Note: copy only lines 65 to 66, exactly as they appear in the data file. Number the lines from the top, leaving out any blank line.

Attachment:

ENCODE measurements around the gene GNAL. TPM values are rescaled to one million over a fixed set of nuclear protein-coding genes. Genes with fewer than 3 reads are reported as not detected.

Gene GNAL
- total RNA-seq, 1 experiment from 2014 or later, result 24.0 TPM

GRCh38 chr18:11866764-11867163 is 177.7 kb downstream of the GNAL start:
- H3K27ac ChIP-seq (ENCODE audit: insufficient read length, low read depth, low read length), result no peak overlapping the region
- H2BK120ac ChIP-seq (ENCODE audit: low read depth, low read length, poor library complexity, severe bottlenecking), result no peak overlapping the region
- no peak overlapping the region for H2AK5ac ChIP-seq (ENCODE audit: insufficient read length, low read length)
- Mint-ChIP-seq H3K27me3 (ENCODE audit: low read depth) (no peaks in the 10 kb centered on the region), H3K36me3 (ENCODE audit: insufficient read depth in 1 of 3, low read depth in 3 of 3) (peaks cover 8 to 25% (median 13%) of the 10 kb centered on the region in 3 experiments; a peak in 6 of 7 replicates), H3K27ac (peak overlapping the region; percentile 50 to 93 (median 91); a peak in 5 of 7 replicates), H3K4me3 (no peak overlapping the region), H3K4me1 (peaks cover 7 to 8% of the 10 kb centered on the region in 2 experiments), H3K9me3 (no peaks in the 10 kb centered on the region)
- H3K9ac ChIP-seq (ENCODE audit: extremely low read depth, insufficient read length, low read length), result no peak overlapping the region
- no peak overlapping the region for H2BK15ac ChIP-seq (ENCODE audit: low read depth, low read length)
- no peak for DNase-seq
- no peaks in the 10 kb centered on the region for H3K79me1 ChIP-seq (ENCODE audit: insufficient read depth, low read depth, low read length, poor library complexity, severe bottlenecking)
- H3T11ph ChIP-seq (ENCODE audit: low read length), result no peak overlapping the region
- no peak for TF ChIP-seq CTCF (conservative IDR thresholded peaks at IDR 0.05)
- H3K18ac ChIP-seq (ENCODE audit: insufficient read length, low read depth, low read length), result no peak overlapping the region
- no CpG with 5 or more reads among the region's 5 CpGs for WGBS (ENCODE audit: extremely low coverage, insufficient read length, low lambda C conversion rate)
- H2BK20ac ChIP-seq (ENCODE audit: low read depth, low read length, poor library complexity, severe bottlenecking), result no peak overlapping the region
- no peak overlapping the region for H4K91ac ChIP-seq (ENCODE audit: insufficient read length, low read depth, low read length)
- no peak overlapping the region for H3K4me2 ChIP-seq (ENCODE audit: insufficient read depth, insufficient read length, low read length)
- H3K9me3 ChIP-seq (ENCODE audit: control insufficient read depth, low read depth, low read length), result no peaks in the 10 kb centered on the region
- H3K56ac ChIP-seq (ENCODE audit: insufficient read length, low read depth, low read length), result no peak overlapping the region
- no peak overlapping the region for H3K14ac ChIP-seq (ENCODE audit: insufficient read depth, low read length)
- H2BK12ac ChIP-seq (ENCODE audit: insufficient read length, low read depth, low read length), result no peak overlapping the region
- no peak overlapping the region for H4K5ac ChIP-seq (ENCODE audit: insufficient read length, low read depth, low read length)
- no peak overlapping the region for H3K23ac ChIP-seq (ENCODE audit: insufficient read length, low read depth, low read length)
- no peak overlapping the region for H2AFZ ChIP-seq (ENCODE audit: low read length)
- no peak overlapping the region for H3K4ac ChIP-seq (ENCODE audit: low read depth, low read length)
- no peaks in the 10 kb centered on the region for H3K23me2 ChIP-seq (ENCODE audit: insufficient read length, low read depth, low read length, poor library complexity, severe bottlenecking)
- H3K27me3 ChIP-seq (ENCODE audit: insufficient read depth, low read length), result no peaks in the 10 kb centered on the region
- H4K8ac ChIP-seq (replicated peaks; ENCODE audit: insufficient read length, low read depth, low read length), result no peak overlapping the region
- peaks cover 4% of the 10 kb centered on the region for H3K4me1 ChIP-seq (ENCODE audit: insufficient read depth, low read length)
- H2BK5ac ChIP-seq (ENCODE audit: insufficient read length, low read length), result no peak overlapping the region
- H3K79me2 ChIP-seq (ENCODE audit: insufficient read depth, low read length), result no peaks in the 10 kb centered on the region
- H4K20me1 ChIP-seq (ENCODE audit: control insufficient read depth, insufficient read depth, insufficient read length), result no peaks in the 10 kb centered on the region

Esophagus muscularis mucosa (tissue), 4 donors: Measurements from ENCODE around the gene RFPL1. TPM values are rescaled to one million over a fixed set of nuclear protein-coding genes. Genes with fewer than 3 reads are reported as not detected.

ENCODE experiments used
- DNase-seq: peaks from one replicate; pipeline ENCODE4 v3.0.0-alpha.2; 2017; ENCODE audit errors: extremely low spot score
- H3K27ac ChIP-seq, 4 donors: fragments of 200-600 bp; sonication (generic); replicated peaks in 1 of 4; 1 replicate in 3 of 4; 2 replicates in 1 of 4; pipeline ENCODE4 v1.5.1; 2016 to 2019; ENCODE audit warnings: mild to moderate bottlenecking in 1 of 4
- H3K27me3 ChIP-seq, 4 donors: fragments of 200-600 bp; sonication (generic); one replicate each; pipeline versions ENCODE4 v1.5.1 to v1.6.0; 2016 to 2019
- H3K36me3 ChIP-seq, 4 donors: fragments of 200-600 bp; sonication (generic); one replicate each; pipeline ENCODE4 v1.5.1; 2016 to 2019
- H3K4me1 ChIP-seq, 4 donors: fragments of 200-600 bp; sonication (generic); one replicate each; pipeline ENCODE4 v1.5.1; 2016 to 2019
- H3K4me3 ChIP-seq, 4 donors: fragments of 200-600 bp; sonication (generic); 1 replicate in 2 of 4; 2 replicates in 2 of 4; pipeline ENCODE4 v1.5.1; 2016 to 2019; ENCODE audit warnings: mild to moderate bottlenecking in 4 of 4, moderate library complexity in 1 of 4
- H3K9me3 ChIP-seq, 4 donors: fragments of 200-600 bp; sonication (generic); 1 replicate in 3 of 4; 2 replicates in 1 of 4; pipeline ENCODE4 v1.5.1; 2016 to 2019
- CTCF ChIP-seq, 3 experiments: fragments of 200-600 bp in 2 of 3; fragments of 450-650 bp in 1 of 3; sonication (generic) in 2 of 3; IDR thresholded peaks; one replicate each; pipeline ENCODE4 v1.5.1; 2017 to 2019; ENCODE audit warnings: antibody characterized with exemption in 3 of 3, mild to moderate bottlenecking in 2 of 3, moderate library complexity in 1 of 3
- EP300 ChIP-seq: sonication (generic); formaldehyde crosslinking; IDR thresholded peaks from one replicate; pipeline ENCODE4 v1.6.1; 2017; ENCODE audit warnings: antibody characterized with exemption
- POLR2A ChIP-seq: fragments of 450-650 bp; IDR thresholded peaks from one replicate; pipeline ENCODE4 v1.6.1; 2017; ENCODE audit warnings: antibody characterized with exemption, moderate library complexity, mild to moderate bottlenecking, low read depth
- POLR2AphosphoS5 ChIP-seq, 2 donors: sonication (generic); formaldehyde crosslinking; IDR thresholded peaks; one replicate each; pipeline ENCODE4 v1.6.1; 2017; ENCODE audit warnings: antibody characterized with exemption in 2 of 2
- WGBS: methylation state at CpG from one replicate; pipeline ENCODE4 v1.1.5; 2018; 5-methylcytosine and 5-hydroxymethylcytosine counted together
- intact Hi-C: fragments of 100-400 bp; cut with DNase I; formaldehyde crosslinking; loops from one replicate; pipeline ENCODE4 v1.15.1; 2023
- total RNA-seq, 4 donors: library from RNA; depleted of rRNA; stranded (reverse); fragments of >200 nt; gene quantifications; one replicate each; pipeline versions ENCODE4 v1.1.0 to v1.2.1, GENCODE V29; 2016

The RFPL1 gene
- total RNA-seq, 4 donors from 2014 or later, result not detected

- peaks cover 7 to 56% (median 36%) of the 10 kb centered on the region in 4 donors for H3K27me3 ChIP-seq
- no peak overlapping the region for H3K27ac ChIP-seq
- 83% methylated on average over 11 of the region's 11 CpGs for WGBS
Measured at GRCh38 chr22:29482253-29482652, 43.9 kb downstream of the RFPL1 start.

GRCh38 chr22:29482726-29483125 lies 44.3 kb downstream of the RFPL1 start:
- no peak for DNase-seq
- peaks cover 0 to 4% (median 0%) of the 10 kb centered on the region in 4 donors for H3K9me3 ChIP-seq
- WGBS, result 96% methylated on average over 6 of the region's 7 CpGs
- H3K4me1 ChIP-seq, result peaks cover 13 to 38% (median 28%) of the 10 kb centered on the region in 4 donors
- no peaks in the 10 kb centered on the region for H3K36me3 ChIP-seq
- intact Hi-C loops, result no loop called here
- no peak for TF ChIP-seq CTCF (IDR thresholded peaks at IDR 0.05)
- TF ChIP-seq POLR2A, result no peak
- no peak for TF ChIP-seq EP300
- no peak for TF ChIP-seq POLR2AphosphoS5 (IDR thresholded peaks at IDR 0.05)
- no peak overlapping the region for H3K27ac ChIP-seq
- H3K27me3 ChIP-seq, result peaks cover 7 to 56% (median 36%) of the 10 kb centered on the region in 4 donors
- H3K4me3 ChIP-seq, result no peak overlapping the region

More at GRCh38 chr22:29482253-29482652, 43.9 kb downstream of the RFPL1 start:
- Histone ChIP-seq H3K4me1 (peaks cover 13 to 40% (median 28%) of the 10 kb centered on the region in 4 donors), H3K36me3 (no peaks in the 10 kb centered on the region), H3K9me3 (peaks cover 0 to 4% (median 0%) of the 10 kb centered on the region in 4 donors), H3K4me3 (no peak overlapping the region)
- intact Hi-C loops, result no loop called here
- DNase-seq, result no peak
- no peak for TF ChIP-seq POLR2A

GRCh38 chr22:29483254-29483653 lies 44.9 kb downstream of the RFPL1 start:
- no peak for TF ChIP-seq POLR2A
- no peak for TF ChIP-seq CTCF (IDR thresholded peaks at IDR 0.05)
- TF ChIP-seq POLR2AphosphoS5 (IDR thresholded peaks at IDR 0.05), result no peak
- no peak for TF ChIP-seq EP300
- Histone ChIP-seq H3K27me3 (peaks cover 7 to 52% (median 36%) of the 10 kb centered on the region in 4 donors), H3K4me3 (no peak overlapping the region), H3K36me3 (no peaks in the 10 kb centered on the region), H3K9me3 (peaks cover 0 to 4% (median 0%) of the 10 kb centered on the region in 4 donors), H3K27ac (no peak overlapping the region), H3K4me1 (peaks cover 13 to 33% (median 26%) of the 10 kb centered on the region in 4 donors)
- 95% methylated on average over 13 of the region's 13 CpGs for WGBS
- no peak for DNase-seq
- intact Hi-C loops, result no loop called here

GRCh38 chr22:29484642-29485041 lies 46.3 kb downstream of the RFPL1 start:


- TF ChIP-seq POLR2A, result no peak
- no peak for TF ChIP-seq EP300